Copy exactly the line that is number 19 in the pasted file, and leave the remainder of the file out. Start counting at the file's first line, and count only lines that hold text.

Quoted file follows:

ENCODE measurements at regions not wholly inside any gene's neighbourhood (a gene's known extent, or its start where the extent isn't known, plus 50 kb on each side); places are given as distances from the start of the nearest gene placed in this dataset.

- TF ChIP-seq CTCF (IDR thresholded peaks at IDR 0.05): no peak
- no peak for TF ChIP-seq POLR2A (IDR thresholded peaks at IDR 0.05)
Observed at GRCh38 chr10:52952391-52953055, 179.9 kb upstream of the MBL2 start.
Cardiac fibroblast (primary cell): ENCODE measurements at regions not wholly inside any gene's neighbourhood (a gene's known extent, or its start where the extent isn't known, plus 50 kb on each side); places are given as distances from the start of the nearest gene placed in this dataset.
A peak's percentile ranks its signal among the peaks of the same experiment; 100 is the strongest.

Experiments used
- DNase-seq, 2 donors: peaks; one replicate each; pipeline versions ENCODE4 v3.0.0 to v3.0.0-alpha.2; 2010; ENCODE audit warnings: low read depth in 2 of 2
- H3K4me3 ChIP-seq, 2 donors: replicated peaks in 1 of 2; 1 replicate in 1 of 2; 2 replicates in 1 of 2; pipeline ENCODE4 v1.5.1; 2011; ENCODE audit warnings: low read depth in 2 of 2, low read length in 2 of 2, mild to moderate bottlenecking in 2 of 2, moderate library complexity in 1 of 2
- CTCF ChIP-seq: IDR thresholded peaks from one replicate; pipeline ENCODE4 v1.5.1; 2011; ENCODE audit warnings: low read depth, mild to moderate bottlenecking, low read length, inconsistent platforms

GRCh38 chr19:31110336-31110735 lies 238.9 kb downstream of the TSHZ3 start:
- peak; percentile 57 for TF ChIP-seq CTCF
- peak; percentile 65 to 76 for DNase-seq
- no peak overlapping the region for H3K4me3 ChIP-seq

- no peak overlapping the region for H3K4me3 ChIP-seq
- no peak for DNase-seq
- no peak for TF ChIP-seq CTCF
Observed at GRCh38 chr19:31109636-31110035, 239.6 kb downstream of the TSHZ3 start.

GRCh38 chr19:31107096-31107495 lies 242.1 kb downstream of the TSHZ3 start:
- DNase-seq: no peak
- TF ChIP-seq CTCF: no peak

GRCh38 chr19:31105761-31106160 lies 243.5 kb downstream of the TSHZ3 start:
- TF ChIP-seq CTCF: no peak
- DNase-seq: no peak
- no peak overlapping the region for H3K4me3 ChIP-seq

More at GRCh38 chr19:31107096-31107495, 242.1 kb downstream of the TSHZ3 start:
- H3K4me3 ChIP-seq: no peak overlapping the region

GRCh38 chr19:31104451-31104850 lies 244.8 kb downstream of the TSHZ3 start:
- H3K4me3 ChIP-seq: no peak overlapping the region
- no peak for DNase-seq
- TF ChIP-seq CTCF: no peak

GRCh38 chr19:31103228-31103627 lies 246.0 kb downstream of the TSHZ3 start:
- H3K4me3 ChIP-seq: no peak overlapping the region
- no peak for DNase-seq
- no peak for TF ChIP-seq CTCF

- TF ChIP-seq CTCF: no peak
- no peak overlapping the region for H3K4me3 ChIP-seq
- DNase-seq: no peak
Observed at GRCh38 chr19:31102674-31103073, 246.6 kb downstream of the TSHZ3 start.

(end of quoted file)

GRCh38 chr19:31107096-31107495 lies 242.1 kb downstream of the TSHZ3 start: